Deer Isle Bridge, Deer Isle
The Deer Isle Bridge, constructed 1937-1939, is a brightly colored suspension bridge connecting mainland Maine with Deer Isle, an island in Penobscot Bay, by way of Little Deer Isle. Designed by Holton Robinson and David Steinman, the Deer Isle Bridge, due to wind stability issues, has since been modified to include swooping cables for support, which hang over its two narrow lanes spanning 1,088 feet across the Eggemoggin Reach.
Penobscot Narrows Bridge, Prospect
The Penobscot Narrows Bridge is an architectural wonder; stretching 2,120 feet over the Penobscot River, the Penobscot Narrows Bridge connects Verona Island to the city of Prospect. Opening in 2006, the Penobscot Narrows Bridge was built to replace the old Waldo-Hancock Bridge next to it, a suspension bridge constructed in 1931; it was demolished that same year. The bridge also houses the Penobscot Narrows Observatory, the tallest public bridge lookout in the world at 420 feet high.
Babb’s Bridge, Windham
Babb’s Bridge is a historic, covered bridge built in 1864, an era characterized by horse-drawn carriages that needed safe passage across Maine’s rivers. Connecting the towns of Gorham and Windham by way of Hurricane Road, the original Babb’s Bridge stood over the Presumpscot River for more than a 100 years before it burned down in 1973 – an exact replica was constructed in its place, opening in 1976, and can still be seen today.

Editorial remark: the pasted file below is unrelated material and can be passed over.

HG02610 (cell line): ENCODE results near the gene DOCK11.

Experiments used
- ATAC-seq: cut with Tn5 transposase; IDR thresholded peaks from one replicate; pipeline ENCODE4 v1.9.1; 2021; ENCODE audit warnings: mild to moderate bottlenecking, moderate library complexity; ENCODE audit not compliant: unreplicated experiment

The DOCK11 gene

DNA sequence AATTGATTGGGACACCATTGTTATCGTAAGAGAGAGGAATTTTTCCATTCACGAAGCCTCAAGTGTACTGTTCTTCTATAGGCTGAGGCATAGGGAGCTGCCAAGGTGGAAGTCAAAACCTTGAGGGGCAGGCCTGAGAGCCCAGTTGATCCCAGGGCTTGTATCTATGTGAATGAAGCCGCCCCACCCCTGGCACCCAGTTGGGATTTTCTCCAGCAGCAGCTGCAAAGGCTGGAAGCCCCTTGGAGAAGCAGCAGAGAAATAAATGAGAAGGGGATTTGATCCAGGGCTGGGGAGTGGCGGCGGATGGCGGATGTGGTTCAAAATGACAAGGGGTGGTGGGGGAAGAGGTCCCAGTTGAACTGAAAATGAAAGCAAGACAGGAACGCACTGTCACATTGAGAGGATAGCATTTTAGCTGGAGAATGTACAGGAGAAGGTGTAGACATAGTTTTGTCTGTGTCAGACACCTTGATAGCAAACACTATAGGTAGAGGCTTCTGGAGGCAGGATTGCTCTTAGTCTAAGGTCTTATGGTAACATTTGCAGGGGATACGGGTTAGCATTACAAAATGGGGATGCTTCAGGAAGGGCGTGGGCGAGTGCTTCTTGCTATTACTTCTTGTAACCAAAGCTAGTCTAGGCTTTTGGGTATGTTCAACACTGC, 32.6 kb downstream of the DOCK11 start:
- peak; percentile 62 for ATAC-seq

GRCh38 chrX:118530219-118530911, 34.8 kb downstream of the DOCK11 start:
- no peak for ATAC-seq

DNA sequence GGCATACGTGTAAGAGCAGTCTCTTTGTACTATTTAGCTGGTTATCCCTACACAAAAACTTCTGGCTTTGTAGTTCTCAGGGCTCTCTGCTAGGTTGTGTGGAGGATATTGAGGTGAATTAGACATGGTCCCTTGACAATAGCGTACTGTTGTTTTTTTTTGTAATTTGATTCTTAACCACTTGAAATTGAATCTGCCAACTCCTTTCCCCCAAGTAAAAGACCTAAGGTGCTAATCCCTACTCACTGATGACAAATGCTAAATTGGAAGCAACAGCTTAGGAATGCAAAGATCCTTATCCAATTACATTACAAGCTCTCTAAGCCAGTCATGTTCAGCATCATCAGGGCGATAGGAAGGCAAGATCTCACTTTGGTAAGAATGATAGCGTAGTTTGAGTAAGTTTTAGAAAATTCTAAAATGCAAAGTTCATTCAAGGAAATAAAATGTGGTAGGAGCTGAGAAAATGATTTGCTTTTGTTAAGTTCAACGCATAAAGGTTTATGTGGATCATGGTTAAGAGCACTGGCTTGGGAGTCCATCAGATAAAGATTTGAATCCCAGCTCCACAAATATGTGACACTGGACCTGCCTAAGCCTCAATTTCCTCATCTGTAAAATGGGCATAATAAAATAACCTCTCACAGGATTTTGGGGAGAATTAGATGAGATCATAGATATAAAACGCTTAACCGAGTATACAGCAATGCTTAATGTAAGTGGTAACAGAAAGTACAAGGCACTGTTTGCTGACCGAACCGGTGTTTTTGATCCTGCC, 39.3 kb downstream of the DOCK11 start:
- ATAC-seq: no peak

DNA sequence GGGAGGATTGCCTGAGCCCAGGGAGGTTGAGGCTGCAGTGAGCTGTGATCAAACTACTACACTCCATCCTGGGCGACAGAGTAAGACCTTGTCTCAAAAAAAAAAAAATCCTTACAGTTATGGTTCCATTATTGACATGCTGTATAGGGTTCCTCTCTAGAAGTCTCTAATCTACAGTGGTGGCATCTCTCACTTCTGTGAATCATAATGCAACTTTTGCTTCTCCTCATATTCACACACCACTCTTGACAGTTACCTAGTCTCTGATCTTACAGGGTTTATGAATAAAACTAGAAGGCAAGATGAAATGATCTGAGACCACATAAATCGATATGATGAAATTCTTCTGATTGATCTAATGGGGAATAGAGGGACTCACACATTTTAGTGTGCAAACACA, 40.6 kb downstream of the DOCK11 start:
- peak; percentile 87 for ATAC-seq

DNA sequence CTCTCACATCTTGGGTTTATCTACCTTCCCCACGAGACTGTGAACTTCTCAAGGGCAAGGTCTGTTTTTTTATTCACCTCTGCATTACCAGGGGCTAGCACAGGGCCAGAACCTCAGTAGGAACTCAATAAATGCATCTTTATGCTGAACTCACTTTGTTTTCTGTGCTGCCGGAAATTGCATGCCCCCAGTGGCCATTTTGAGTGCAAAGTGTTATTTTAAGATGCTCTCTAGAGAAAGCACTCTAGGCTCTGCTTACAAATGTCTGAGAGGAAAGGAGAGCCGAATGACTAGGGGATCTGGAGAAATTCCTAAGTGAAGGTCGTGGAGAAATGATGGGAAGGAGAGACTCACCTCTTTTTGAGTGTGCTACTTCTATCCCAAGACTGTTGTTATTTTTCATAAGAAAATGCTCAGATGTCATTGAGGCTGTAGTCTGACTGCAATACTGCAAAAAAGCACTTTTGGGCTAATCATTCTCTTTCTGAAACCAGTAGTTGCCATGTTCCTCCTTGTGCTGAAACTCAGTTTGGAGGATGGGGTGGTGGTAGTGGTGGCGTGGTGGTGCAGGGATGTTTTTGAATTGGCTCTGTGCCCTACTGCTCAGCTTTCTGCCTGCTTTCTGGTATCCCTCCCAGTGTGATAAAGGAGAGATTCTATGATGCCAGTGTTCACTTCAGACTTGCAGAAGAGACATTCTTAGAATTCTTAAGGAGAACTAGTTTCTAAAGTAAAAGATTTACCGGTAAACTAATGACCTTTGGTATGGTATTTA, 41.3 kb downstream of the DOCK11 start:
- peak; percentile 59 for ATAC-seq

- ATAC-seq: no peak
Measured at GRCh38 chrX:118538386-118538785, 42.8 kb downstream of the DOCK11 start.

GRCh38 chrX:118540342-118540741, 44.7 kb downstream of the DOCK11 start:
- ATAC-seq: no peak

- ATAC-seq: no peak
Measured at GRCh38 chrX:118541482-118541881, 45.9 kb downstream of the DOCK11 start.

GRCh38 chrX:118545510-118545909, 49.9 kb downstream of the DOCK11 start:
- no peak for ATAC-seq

New Portland Wire Bridge
The New Portland Wire Bridge is a historic suspension bridge that traverses the Carrabassett River by way of Wire Bridge Road and is said to be one of the last few wire-supported bridges of its kind in the US, and possibly in the world. What was once used as a small-time road carrying travelers from the West Village of New Portland is now an ode to a bygone era, standing as a beautiful representation of architecture of the past. The exact date of this structure is unknown, but records point to c.1866 as the year of its construction – the other three bridges built during this time have been torn down and replaced; however, this one has continued to be restored and preserved up to this day.
Androscoggin Swinging Bridge, Brunswick
Androscoggin Swinging Bridge, otherwise known as ‘The Swinging Bridge,’ was built in 1891 as a footbridge connecting residents of a new development, the Topsham Heights neighborhood, with a Cabot cotton mill across the Androscoggin River in Brunswick. The pedestrian-only bridge has provided thousands of workers with access to neighboring towns and has served as a significant part of the retrospective communities. The bridge has had numerous repairs over the past century, with the wood towers replaced with steel between 1913 and 1916, reconstruction after a flood in 1936, and recent repairs and restoration projects due to its rapidly declining state.
Sunday River Bridge, Newry
The Sunday River Bridge, built in 1872, is a historic covered bridge spanning the Sunday River. Built by famous covered bridge builder Peter Paddleford, the Sunday River Bridge has received the nickname the ‘Artists’ Covered Bridge’ due to its reputation as one of the most photographed and painted covered bridges in the state. The wooden bridge truss, a design widely used during much of the 19th century in America’s Northeast, was finally closed in 1958 after a new bridge was built downstream; visitors can still visit the bridge today.